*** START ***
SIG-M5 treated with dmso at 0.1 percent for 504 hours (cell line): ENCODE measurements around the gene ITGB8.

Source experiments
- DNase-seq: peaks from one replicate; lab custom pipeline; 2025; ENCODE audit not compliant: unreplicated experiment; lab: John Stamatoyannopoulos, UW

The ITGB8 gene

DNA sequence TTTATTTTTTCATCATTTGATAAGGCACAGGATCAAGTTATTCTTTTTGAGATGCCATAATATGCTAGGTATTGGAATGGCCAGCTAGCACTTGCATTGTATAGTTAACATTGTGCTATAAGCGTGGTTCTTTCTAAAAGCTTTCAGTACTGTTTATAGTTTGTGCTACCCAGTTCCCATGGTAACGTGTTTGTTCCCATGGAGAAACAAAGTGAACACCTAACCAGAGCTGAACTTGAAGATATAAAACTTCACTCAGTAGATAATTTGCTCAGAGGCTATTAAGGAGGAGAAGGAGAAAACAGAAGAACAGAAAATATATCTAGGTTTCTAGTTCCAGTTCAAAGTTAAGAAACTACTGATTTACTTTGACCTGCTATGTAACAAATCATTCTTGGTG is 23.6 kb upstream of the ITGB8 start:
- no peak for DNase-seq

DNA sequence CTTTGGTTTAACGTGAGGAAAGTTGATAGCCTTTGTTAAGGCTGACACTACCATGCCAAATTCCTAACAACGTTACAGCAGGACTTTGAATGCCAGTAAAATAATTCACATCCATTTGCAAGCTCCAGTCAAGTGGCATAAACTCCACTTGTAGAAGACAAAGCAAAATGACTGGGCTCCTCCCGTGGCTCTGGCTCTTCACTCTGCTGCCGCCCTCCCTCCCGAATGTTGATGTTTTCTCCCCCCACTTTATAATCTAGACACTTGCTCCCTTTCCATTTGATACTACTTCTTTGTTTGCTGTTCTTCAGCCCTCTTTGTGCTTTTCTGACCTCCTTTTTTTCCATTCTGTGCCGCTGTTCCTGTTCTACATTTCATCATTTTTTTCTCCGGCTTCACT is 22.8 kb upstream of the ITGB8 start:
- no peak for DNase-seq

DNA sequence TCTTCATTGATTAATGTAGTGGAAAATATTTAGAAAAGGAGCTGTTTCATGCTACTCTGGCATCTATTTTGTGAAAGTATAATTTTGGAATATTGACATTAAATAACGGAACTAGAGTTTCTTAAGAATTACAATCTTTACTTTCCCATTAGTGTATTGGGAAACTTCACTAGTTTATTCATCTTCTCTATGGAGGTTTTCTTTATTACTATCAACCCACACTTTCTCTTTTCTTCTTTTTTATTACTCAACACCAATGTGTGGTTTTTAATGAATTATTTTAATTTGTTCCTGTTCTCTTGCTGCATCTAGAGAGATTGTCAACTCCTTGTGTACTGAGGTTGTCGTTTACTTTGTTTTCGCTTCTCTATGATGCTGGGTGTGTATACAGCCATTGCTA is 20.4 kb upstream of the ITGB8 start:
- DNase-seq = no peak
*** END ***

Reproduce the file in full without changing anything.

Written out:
SIG-M5 treated with dmso at 0.1 percent for 504 hours (cell line): ENCODE measurements around the gene ITGB8.

Source experiments
- DNase-seq: peaks from one replicate; lab custom pipeline; 2025; ENCODE audit not compliant: unreplicated experiment; lab: John Stamatoyannopoulos, UW

The ITGB8 gene

DNA sequence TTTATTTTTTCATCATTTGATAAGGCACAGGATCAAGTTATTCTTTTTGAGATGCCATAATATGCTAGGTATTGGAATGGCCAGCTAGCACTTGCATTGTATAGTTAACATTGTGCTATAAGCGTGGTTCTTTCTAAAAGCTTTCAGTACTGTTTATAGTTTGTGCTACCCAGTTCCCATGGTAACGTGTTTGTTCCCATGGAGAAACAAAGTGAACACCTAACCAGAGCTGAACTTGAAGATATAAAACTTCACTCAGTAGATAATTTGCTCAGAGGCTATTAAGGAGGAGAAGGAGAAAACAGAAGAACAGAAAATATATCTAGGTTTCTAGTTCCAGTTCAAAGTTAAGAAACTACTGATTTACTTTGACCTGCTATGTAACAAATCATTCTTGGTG is 23.6 kb upstream of the ITGB8 start:
- no peak for DNase-seq

DNA sequence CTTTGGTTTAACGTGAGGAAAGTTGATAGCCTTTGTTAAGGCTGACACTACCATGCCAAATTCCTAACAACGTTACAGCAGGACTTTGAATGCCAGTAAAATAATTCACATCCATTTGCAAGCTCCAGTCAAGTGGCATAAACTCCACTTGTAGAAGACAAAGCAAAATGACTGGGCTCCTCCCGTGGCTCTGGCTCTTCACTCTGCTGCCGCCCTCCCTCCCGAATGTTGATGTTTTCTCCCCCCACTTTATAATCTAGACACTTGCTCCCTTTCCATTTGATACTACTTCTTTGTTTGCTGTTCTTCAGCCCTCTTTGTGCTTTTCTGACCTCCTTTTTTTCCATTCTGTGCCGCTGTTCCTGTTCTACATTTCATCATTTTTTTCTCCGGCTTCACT is 22.8 kb upstream of the ITGB8 start:
- no peak for DNase-seq

DNA sequence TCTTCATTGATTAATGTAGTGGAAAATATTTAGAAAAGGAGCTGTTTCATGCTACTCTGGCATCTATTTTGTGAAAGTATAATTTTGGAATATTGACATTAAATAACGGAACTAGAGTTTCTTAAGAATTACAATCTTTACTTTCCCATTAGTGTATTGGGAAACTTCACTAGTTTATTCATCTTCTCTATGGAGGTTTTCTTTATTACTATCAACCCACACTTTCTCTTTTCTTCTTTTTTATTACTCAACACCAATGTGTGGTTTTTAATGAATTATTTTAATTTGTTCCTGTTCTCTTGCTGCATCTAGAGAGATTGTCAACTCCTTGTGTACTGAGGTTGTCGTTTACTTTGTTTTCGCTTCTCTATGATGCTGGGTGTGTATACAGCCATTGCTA is 20.4 kb upstream of the ITGB8 start:
- DNase-seq = no peak